Thursday, October 3, 2013


I told my daughter tonight that if she wanted to know what sort of mood I was in to check the state of the kitchen sink. If the sink is clean I am feeling good. If there is chaos in the sink I am not in a good place. I think it's important to give kids these clues, to help them navigate the emotional landscape of the people they live with. My mother was not an open book. There were certain things she communicated clearly but teenagers are naturally self absorbed which makes picking up subtle cues challenging, if not entirely off their radar. I don't want to burden my kid with the process I find myself in currently, this period of hormonal readjustment, this life as a creative, self employed, slightly fragile human. This drying up. It's complicated and sometimes scary.

So far, the fall has been good. My daughter has been busy which means I am busy supporting her, in her multiple activities. In many ways being in service to another human makes your own life very simple and directed. It's easy to suppress your own feelings when someone else needs your support. I wake early, make breakfast, make lunch, drive her to the bus or to school, have my day, attend school related functions revolving around sports and music, make supper, plan lunch, sleep. Strangely, I feel the opposite of put upon. I feel like we are this team. I signed up for this and she is working really hard. It's my job to help her be her best. The structure of her life dictates the structure of my life and this holds me together while the rest of me fluctuates wildly. There is no chaos when I look at her. I see the course we are on, I know what to do. I am grateful for her.

I stopped over at the urban farm today, the home of my friend who I have been helping in exchange for fruit and vegetables, since the spring. We picked tomatoes and she gave me the low-down on making sauce, which I will do tomorrow. We weeded a bit, social weeding while catching up pulling out bind weed, that stuff that just spirals around everything. She dug me up a perennial to take home. An Echinops; globe thistle, to be planted in full sun. I made a note on my phone, my memory is poor for these things, these days. The garden is moving along, into a new phase, there is still so much life there.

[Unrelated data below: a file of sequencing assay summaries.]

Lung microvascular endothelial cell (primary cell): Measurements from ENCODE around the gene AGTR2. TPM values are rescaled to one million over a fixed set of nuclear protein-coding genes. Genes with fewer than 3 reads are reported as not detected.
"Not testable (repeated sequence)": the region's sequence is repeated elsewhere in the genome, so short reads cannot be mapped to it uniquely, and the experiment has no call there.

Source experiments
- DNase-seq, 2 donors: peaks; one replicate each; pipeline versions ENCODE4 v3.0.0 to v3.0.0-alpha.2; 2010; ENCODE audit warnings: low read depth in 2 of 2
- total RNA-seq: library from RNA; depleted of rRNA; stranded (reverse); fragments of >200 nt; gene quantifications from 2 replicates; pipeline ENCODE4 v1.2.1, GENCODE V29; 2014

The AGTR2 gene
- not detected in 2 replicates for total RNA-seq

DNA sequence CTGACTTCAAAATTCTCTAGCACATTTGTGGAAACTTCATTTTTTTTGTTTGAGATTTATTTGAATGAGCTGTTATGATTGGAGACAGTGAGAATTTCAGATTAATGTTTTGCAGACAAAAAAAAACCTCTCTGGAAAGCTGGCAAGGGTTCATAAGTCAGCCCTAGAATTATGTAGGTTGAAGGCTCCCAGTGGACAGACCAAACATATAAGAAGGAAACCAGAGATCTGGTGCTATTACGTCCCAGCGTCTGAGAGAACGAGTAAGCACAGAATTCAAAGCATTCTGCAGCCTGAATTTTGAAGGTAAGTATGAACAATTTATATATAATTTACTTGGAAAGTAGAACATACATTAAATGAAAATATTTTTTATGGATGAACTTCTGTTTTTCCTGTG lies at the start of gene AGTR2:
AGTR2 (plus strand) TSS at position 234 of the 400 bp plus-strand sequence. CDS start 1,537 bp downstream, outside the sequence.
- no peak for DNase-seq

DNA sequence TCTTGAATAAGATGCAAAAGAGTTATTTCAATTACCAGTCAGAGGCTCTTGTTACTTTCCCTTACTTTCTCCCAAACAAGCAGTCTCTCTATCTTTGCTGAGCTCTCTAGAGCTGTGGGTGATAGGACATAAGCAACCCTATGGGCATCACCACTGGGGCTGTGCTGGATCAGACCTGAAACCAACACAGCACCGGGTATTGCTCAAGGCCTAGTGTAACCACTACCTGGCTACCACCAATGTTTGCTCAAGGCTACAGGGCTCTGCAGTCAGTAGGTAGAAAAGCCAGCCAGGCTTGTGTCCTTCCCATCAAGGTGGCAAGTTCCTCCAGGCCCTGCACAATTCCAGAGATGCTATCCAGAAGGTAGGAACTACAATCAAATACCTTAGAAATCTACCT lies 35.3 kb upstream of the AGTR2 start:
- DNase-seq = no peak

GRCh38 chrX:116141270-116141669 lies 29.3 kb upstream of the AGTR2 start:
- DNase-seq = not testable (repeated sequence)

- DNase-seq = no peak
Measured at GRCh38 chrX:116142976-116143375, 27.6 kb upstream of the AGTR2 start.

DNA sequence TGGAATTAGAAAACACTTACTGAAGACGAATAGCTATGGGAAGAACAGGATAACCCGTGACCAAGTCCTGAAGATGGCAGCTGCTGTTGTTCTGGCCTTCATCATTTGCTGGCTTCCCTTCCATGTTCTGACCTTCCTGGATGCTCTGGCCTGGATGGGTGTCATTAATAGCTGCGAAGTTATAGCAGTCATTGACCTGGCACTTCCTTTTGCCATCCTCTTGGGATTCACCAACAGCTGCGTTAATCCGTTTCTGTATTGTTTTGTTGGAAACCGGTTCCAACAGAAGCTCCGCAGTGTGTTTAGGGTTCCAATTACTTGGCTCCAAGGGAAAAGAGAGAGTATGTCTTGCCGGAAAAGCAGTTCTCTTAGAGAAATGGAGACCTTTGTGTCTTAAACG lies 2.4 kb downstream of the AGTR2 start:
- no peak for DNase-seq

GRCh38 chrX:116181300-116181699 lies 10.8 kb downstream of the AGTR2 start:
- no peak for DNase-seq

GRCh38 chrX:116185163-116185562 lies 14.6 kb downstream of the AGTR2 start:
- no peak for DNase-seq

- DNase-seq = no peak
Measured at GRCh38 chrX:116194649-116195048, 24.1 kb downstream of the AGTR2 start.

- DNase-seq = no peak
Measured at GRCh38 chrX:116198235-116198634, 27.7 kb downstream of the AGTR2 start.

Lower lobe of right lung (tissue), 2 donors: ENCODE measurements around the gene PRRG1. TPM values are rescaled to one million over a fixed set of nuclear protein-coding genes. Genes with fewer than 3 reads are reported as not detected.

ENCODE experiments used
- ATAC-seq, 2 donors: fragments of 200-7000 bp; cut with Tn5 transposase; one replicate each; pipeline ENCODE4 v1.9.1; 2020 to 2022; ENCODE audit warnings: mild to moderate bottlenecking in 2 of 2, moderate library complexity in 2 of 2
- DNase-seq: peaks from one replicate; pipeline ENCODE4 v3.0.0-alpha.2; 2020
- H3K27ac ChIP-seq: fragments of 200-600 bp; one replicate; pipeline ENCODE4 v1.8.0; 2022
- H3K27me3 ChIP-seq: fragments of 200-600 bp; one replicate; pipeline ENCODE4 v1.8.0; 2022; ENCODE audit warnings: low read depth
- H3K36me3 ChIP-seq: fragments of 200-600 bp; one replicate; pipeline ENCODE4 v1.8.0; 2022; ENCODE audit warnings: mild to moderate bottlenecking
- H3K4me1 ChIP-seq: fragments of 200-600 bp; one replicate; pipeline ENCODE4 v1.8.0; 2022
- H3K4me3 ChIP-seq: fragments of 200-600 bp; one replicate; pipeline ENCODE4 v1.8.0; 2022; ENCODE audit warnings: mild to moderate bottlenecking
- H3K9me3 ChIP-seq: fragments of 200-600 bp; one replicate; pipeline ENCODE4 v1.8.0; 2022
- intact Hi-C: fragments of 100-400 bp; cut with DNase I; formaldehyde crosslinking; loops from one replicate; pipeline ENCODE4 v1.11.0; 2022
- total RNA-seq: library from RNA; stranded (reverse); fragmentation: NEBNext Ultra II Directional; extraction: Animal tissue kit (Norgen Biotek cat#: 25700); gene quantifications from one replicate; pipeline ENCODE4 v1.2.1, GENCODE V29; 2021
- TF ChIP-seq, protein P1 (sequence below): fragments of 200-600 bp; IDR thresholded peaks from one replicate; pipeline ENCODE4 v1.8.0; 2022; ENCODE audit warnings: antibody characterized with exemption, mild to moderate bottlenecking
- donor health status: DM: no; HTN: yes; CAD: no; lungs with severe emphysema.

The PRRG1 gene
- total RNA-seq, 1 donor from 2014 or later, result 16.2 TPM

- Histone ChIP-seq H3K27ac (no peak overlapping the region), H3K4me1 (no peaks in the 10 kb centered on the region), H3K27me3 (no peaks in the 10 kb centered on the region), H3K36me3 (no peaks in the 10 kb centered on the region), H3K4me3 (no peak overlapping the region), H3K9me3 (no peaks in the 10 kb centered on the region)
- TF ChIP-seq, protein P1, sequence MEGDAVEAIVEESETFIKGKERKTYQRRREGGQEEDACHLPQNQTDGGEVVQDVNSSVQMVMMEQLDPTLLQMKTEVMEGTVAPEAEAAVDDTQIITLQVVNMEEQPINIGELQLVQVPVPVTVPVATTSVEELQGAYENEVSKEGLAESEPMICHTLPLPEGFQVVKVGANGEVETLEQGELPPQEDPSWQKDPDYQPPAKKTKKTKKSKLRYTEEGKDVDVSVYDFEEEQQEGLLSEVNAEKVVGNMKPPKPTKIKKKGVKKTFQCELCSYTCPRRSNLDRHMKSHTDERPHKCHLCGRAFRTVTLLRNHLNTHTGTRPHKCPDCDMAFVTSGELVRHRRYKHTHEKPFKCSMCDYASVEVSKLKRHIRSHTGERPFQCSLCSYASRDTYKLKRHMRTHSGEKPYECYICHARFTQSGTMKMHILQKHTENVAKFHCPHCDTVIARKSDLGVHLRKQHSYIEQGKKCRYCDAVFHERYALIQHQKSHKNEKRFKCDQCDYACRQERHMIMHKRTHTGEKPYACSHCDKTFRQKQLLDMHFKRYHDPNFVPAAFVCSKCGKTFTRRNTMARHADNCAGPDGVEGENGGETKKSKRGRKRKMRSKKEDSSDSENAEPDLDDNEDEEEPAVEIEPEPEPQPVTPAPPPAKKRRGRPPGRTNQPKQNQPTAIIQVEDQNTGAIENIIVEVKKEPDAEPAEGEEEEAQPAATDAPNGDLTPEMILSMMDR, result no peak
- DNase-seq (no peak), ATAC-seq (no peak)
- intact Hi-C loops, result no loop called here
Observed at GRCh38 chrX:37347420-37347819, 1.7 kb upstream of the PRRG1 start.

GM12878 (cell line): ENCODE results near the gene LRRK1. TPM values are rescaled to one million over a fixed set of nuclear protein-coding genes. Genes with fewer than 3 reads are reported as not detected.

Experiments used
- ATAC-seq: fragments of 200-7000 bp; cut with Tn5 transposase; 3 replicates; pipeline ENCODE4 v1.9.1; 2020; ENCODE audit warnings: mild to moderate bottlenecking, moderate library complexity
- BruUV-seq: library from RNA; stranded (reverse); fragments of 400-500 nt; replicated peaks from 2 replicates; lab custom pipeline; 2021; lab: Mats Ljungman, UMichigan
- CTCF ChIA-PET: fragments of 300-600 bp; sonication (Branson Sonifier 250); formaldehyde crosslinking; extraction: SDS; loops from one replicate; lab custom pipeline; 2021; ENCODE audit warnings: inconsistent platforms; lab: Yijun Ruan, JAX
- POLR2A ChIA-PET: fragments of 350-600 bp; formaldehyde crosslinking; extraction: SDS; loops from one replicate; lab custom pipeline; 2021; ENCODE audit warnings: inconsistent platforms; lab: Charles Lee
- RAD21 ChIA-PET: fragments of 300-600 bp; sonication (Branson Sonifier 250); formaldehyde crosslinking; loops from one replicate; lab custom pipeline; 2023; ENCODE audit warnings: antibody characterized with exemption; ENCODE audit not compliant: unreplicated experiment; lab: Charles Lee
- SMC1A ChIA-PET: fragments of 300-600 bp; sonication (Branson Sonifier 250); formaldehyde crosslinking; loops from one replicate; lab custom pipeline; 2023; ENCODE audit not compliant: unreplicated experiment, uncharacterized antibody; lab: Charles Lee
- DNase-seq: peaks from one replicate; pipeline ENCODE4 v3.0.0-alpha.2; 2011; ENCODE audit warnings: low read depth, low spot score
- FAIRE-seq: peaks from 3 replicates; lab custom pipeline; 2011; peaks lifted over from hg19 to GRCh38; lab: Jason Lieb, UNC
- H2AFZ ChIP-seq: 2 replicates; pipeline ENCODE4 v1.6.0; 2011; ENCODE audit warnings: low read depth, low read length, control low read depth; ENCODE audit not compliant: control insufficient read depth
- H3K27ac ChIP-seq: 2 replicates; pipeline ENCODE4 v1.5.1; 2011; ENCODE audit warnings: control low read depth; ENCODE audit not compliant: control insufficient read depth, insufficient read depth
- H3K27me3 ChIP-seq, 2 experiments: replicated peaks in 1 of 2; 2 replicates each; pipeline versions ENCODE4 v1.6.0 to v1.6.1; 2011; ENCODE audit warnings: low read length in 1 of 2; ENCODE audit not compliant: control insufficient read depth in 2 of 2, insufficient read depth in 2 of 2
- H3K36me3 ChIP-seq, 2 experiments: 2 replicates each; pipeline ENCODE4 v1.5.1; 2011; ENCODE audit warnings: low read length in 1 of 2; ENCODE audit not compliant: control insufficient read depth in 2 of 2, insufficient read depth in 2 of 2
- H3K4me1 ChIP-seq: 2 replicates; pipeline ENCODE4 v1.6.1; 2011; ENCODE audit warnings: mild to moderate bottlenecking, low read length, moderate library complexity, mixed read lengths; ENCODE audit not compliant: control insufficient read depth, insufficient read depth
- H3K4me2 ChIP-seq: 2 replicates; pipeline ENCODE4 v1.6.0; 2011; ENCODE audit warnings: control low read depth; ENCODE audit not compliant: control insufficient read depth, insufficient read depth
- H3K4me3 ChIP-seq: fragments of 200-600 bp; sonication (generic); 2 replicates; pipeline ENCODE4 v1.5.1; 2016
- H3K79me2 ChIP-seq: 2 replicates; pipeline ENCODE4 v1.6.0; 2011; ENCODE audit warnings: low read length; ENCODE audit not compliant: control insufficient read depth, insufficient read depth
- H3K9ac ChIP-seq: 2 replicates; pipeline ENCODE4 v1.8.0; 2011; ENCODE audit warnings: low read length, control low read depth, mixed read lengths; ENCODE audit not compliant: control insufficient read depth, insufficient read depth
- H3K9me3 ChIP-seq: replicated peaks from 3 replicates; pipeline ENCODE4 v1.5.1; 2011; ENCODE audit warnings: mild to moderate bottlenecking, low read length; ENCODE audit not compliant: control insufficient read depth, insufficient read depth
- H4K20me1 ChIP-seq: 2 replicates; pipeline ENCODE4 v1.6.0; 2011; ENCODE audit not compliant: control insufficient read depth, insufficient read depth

Sunday, September 22, 2013

The Way Home, Days 6 and 7

We left on Monday. I organized the trip so that we would have 3 travel free days in Smithers. Driving out of Telkwa toward Quick where my mother lived is emotional. I miss my mother in this world, more than anything. It's such a huge weight to carry, longing for the person you loved most in the world. We carry on. The sky opens up and rains on us as we pass her turn-off and we wind gently toward Hungry Hill. I stare out the window trying to remember everything as it whips past me. Our lives in the sacred Bulkley Valley. The road is my whole life stretching out ahead of me. In the video Mark refers to it as the highway that has become our home.

Scattered along the highway there are the little houses, homesteads, left by the first white settlers to the area. Hopeful. In clearings. The hay grows up around them and eventually the ground will reclaim them in much the same way it has claimed their owners. I can't imagine what it was like for the first non-native people to this region.


Simple barns and rail fences dot the landscape and are weak attempts to to tame the wild landscape. Civilization on the inside, the natural world on the outside. A line separating this, from that.

The train follows the highway we have been living on. My eldest brother has worked for the CN Railway since he was 18. I naturally admired him so it made sense to admire trains as well. We rode them east to Jasper and then west to Vancouver. We climbed the Rockies slowly and waited in sidings without complaint. We rode them west to a place call Pacific. The train took me places and felt familiar doing so. The first time I went away for Christmas after my parents split up, I rode the train home from Saskatchewan on New Year's Eve, where my dad was living. We rolled past frozen Canadian landscapes, filled with remote crossings in sleeping towns. It was 4am when we came through Telkwa as the only Hotel in that small town burned silently down as we passed, speechless, headed west to Smithers.